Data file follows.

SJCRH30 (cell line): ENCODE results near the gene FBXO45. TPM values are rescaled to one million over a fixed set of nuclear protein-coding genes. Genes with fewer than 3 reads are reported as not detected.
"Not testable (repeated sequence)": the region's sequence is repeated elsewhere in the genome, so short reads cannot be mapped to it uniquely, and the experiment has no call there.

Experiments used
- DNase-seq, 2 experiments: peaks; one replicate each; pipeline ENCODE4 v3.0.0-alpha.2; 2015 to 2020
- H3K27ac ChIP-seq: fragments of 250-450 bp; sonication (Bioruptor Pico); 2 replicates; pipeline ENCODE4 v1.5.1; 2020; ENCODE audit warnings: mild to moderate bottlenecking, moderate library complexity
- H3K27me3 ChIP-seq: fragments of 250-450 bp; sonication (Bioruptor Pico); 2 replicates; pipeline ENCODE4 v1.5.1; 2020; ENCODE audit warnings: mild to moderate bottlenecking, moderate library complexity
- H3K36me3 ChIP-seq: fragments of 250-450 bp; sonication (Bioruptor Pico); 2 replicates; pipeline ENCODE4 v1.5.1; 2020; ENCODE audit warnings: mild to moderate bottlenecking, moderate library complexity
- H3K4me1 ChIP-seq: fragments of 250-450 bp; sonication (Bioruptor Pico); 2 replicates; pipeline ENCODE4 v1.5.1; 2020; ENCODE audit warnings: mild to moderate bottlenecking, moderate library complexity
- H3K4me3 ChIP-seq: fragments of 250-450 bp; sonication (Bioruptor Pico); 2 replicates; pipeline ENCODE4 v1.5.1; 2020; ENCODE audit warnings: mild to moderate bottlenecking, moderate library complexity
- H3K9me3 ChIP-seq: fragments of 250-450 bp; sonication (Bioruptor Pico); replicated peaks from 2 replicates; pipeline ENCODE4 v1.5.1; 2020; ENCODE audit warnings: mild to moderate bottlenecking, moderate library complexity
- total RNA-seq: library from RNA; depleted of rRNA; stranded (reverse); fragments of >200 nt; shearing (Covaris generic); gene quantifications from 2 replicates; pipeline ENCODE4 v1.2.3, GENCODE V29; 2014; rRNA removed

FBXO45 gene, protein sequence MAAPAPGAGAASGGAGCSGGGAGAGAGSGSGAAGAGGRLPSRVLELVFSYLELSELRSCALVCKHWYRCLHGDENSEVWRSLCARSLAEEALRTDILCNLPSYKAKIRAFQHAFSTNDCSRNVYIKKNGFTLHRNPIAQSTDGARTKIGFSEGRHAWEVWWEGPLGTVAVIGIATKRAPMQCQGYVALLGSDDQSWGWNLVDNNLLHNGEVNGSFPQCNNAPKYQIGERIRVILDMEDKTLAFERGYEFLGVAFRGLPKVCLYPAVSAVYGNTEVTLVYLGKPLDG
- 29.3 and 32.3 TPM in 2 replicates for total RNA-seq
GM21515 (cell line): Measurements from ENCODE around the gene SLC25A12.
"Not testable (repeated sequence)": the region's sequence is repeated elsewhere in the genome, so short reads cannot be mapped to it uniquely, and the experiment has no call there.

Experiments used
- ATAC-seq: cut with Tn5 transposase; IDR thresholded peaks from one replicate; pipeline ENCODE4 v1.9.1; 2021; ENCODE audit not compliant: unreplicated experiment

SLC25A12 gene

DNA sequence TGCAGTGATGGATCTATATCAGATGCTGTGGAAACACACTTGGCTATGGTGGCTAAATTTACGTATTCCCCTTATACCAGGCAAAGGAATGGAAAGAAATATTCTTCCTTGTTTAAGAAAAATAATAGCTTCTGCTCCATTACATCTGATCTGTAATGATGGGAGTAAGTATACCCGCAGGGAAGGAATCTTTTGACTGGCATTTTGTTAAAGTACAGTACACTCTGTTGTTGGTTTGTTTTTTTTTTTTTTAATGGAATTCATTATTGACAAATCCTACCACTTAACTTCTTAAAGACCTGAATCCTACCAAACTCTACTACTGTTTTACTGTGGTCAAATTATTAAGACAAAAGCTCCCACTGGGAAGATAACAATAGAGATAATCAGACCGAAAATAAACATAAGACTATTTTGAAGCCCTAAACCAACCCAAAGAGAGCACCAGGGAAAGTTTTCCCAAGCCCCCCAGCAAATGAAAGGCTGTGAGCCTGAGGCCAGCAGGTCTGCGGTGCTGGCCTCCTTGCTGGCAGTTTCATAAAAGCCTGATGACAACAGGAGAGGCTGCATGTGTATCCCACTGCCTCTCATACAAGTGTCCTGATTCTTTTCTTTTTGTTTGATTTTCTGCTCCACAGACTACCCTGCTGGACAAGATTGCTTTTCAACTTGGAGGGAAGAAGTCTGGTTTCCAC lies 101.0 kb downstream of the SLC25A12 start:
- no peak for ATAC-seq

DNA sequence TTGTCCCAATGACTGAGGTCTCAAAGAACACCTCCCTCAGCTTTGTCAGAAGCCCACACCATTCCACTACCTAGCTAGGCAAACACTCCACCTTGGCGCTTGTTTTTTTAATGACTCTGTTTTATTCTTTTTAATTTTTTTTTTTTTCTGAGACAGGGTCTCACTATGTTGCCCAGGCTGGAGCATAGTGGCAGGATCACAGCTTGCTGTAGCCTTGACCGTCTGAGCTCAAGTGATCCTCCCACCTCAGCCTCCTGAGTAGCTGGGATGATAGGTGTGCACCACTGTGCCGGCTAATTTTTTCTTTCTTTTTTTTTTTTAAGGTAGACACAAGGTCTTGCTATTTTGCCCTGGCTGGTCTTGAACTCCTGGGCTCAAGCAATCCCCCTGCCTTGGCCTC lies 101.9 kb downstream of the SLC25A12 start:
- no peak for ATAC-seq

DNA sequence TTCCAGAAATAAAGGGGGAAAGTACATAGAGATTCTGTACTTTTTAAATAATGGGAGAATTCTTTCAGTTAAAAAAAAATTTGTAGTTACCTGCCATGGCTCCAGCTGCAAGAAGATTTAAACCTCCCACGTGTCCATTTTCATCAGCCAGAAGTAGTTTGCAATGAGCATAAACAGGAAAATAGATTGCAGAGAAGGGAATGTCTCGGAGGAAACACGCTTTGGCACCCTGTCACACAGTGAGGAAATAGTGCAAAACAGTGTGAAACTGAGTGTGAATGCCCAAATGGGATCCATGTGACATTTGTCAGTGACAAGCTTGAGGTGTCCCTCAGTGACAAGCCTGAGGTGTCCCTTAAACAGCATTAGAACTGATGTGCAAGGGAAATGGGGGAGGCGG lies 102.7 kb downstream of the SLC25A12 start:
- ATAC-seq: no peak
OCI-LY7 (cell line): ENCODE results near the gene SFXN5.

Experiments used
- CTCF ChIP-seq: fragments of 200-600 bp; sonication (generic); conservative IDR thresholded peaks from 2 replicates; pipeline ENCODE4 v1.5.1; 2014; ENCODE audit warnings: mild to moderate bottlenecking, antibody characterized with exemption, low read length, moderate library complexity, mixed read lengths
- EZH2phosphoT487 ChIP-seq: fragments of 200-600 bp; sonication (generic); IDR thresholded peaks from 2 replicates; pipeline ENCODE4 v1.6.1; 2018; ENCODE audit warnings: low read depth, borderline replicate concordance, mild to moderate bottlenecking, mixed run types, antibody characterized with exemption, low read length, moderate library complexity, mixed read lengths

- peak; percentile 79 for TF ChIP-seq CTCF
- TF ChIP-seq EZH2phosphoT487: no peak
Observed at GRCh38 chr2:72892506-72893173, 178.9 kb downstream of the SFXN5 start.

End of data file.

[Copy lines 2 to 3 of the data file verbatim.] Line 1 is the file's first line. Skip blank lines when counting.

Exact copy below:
"Not testable (repeated sequence)": the region's sequence is repeated elsewhere in the genome, so short reads cannot be mapped to it uniquely, and the experiment has no call there.

Experiments used